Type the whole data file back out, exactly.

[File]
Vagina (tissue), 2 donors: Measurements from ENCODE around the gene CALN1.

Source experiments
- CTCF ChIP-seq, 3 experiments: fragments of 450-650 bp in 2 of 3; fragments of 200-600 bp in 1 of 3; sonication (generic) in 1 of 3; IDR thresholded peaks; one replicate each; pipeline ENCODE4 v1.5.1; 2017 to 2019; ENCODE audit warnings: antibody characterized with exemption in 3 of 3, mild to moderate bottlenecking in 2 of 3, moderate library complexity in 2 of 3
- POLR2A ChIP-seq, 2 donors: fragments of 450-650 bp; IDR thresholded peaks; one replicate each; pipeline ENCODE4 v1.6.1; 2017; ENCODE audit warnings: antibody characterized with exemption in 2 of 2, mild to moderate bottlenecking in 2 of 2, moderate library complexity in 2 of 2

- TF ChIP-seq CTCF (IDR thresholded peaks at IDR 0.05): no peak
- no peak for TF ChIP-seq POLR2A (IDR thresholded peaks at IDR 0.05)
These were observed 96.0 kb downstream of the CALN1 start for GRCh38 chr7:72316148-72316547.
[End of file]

Vagina (tissue), 2 donors: Measurements from ENCODE around the gene CALN1.

Source experiments
- CTCF ChIP-seq, 3 experiments: fragments of 450-650 bp in 2 of 3; fragments of 200-600 bp in 1 of 3; sonication (generic) in 1 of 3; IDR thresholded peaks; one replicate each; pipeline ENCODE4 v1.5.1; 2017 to 2019; ENCODE audit warnings: antibody characterized with exemption in 3 of 3, mild to moderate bottlenecking in 2 of 3, moderate library complexity in 2 of 3
- POLR2A ChIP-seq, 2 donors: fragments of 450-650 bp; IDR thresholded peaks; one replicate each; pipeline ENCODE4 v1.6.1; 2017; ENCODE audit warnings: antibody characterized with exemption in 2 of 2, mild to moderate bottlenecking in 2 of 2, moderate library complexity in 2 of 2

- TF ChIP-seq CTCF (IDR thresholded peaks at IDR 0.05): no peak
- no peak for TF ChIP-seq POLR2A (IDR thresholded peaks at IDR 0.05)
These were observed 96.0 kb downstream of the CALN1 start for GRCh38 chr7:72316148-72316547.